"My characters are really, really simply drawn," Todd Goldman says of his art.
"Simply drawn" is putting it mildly; Goldman's bright, basic cartoon style makes Keith Haring look like Caravaggio. But there's no denying the power of that simplicity: Over the past few years, Goldman has turned his Sharpie doodles into a lucrative franchise encompassing T-shirts, posters and, now, publishing and fine art. Boys Are Stupid, Throw Rocks at Them! is the title of Goldman's new coffee-table book, which he'll sign tonight at the Cherry Creek Tattered Cover before opening an exhibit of his posters, lithographs and originals at Fascination St. Fine Art Gallery.
Citing Andy Warhol and Kenny Scharf as influences, Goldman has created a pop-influenced iconography full of bitter ex-girlfriends, disgruntled goldfish and, of course, stupid boys. That's gotten him into some hot water: Last year on CNBC, Goldman debated a Canadian crackpot named Glenn Sacks, who launched an online "Throw Rock's [sic] at Todd Goldman" campaign, complaining that his T-shirt designs incite violence toward men.
"I think some of my work does offend people," Goldman admits. "But obviously, it's a joke. I don't really expect people to go out and throw rocks at boys. I do make fun of myself. I'm making fun of everything. My work is about not taking life too seriously."
Goldman's irreverent wit takes center stage from 5 to 6 p.m. at the Tattered Cover, 2955 East First Avenue, then around the corner at Fascination St., 315 Detroit Street, from 7 to 9 p.m. Both events are free. For more information, call 303-322-7727 or 303-333-1566, or visit www.fascinationstart.com. -- Jason Heller
The year was 1977, and Star Wars ruled my life; my third-grade picture shows me sporting Princess Leia buns. In a testament to the lasting appeal of Jedi knights and lightsabers, kids today are just as caught up in the whole saga. Indulge your inner Skywalker at tonight's special advance screening of Episode III: Revenge of the Sith at the Continental Theater, a benefit for the Colorado Children's Campaign. Admission, $250 for adults and $125 for kids ages twelve to sixteen, includes a cocktail party and silent auction beginning at 5:30 p.m.; Lucasfilm will donate the evening's proceeds to the CCC. The Continental is at 3635 South Monaco Parkway; movie seating starts at 7:15, and the show starts at 8. For tickets and information, call 303-839-1580 or visit www.coloradokids.org. May the Force be with you! -- Jerri Theil
Eleven and a half inches of latex love invades the miniatures museum.
Only a year after her infamous Hollywood breakup was smattered across CNN and Fox News, bodacious babe Barbie Millicent Roberts is back -- and she's never been better. The pretty-in-pink-plastic princess (known to her best girlfriends as just "Barbie") is the guest of honor at an extensive display of her likeness at the Denver Museum of Miniatures, Dolls and Toys, 1880 Gaylord Street.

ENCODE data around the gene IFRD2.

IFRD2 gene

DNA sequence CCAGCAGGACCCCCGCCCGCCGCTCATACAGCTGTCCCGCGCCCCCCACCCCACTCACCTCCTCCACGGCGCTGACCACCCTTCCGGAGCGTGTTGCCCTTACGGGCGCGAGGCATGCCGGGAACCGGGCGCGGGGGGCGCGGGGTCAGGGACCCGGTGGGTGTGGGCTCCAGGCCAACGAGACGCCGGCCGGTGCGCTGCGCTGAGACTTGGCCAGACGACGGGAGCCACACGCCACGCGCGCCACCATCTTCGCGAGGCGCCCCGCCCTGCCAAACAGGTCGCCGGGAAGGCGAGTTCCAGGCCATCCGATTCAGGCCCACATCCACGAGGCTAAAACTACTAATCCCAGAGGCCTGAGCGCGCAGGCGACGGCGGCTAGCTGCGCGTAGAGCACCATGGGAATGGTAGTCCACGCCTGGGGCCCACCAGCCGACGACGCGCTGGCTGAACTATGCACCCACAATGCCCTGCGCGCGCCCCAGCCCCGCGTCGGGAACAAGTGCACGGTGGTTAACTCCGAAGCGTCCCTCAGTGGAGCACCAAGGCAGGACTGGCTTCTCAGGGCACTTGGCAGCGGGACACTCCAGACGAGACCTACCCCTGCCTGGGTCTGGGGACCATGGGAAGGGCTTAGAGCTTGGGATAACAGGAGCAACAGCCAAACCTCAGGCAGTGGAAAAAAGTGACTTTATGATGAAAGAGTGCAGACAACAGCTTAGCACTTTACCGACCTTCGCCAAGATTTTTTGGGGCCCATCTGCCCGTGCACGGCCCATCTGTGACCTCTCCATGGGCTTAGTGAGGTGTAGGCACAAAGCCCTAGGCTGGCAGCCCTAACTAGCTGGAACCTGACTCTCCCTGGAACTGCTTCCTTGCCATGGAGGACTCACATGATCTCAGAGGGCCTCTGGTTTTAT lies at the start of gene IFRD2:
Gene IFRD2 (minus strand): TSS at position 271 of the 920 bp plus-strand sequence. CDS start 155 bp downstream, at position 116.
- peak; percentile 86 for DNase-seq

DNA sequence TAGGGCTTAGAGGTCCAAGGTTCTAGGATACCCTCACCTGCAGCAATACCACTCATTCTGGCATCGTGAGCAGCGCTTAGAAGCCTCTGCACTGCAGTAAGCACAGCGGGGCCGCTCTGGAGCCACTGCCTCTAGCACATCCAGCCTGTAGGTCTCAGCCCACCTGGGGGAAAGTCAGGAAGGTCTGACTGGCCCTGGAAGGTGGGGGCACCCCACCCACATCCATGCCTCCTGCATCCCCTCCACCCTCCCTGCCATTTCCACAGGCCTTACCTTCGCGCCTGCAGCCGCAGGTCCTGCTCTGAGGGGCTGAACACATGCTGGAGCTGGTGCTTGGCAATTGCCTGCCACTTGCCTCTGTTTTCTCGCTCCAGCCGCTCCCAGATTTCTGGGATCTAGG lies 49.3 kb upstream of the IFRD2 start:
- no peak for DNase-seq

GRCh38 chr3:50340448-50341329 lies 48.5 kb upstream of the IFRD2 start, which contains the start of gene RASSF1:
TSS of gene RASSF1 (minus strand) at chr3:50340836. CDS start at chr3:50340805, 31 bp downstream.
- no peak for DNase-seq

The show, which opens today and runs through October 31, is an exposé of the bombshell's many phases. After all, our favorite gal pal is no dumb blonde: Barbie's distinguished careers have included paleontologist, military medic, rock star, proud USA astronaut and presidential hopeful. But for all the dress-up, an original beauty from 1959 -- the year the vinyl vixen debuted -- is the exhibit's highlight. "One look and that spark is rekindled," says the museum's Becky Evert. "You fall in love with her all over again."
Hear that, Ken?
Check out her fabulousness from 10 a.m. to 4 p.m. Tuesdays through Saturdays, and from 1 to 4 p.m. Sundays; tickets are $5. For more information, call 303-322-1053 or visit www.dmmdt.com. -- Kity Ironton
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Bangkok's seamy side is explored in a new mystery.
Mystery author John Burdett seems to have had no choice but to set a new detective series in exotic climes -- and he landed in a Blade Runner-like arena.
His Royal Thai Police detective, Sonchai Jitpleecheep, first went to work in the gritty, neon-inflected thriller Bangkok 8, a novel about the Bangkok underworld of sex clubs and meth dealers in what the Thais call the City of Angels, where foreigners roam with pockets full of money. But it's the complex antihero, the Buddhist son of an Angels whore, who really holds the story together, sending the plot forward with a contemporary stream-of-consciousness spin. Not for the queasy reader, this tale and its main character are both hard to put down.
Now Jitpleecheep is back in Bangkok Tattoo, along with his mother, Nong, and his slimy superior, Police Colonel Vikorn, who've collaborated to open their own club in the notorious Pat Pong district. There the gumshoe meets Chanya, a working girl he both fancies and suspects of murder. But that, you correctly sense, is just the setup. Burdett reads from Bangkok Tattoo tonight at 7:30 p.m. at the Cherry Creek Tattered Cover, 2955 East First Avenue. For details, call 303-322-7727. -- Susan Froyd